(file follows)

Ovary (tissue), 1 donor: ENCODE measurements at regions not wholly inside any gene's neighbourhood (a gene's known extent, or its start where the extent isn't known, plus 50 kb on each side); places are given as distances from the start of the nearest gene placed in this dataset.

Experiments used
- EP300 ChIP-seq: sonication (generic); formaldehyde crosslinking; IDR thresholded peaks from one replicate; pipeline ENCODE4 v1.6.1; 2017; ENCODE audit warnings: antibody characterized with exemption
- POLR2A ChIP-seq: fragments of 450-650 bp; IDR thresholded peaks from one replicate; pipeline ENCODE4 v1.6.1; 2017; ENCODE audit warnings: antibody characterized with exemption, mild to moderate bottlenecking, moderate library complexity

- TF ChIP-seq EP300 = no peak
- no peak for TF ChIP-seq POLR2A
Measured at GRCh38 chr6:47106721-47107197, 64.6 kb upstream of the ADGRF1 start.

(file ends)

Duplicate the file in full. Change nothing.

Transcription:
Ovary (tissue), 1 donor: ENCODE measurements at regions not wholly inside any gene's neighbourhood (a gene's known extent, or its start where the extent isn't known, plus 50 kb on each side); places are given as distances from the start of the nearest gene placed in this dataset.

Experiments used
- EP300 ChIP-seq: sonication (generic); formaldehyde crosslinking; IDR thresholded peaks from one replicate; pipeline ENCODE4 v1.6.1; 2017; ENCODE audit warnings: antibody characterized with exemption
- POLR2A ChIP-seq: fragments of 450-650 bp; IDR thresholded peaks from one replicate; pipeline ENCODE4 v1.6.1; 2017; ENCODE audit warnings: antibody characterized with exemption, mild to moderate bottlenecking, moderate library complexity

- TF ChIP-seq EP300 = no peak
- no peak for TF ChIP-seq POLR2A
Measured at GRCh38 chr6:47106721-47107197, 64.6 kb upstream of the ADGRF1 start.